This is not to say that the slow spread of democracies might not in some distant future be good for Israel. But it can be good only for an Israel that moves sharply away from its extreme right-wing and apartheid policies and toward a more generous and open political and social order that liberates the Palestinians. Such an event does not remotely appear on the Israeli political horizon right now.
The second-biggest loser is the United States. The reasons are simple: It is becoming ever more difficult for Washington to call the shots as Arab populations grow empowered to elect their own leaders. And for now, popular views reflect the anger and frustration of decades – even centuries – against Western imperial control, now topped off by a decade of American wars on Muslim soil in a quixotic search for a military solution to anti-Western terrorism.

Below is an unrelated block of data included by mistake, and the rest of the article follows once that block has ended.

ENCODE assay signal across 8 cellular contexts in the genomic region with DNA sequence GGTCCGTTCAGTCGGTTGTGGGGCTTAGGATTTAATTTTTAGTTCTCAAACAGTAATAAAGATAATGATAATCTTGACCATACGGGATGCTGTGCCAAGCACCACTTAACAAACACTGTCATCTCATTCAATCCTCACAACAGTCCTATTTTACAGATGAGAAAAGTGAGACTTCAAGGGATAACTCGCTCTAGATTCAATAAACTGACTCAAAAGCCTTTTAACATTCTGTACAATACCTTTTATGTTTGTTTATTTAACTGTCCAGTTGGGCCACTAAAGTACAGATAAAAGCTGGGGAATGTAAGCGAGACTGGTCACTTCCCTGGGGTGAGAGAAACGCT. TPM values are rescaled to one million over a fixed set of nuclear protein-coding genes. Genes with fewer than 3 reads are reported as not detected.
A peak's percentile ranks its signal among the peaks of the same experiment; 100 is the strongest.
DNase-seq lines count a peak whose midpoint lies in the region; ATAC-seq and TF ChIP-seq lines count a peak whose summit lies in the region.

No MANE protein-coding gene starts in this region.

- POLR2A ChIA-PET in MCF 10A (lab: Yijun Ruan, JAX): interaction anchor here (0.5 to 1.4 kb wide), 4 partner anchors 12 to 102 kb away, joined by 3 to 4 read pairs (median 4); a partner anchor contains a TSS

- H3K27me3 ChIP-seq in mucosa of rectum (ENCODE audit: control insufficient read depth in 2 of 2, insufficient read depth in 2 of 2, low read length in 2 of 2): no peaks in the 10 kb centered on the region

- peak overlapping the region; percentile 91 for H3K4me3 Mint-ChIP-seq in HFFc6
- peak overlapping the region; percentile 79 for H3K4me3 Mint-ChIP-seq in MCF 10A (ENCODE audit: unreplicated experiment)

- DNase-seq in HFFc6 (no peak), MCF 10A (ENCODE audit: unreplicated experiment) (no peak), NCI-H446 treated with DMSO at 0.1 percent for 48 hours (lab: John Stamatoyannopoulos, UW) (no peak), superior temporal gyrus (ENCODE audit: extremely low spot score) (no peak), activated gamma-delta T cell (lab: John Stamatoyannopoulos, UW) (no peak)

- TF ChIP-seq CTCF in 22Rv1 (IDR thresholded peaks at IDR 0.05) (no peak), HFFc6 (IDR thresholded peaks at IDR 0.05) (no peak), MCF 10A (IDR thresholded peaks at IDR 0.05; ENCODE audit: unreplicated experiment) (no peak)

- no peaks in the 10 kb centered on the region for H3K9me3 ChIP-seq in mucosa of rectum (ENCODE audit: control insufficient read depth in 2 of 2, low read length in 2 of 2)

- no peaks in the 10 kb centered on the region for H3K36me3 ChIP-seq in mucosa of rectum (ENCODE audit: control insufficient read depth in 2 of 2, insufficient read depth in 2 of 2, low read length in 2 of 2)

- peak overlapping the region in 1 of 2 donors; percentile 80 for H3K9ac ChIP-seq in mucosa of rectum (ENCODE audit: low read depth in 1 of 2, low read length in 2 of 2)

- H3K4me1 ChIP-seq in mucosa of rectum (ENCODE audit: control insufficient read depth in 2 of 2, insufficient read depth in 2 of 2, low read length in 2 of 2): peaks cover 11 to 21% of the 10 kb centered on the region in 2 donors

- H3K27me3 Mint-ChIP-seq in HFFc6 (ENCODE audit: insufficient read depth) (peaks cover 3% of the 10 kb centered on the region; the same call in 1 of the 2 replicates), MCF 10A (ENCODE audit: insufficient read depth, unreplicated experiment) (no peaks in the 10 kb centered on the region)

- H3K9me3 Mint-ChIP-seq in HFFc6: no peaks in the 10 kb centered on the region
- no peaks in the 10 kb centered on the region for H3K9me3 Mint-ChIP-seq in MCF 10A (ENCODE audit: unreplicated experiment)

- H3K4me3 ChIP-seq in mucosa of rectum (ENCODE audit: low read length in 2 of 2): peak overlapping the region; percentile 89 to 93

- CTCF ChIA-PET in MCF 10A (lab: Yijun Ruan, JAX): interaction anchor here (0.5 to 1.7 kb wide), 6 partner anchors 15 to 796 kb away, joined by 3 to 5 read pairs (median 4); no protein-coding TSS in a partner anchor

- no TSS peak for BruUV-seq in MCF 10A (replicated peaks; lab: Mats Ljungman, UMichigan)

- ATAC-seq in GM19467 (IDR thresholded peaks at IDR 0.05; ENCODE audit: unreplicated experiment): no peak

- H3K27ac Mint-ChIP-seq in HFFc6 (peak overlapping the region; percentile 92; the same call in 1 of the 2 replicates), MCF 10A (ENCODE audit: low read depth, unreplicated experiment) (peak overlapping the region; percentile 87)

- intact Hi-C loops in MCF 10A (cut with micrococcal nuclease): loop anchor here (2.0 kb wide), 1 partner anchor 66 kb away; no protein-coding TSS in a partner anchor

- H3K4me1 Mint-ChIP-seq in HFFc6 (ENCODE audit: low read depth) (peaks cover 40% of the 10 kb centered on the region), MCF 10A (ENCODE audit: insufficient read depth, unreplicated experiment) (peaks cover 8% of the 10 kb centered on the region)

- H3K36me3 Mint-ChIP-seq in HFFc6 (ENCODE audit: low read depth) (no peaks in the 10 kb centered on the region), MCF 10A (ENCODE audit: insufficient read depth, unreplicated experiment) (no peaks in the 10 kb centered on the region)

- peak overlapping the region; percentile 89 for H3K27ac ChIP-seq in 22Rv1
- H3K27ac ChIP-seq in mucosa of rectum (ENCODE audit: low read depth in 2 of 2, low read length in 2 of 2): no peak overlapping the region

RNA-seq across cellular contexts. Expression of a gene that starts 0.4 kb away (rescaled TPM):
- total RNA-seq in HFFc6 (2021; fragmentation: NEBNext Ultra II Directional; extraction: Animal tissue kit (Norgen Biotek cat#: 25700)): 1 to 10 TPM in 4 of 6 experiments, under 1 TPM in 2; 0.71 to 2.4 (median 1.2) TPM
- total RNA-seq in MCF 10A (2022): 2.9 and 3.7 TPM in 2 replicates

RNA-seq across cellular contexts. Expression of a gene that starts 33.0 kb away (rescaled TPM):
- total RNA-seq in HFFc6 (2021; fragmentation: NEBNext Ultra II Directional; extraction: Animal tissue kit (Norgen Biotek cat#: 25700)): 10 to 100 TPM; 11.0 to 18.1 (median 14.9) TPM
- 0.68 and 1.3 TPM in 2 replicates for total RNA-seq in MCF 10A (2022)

Arab publics in the near term will not elect pro-American leaders; indeed, Islamists are the most likely beneficiaries of change, along with nationalists. America is furthermore seen as a power in decline with shrinking ability to control events. As with Israel, any good news for the US in the changing Arab world can come only when Washington abandons its endless attempts to intervene to shape regional events and local politics to its own liking, and against the wishes of most of the citizens of the region.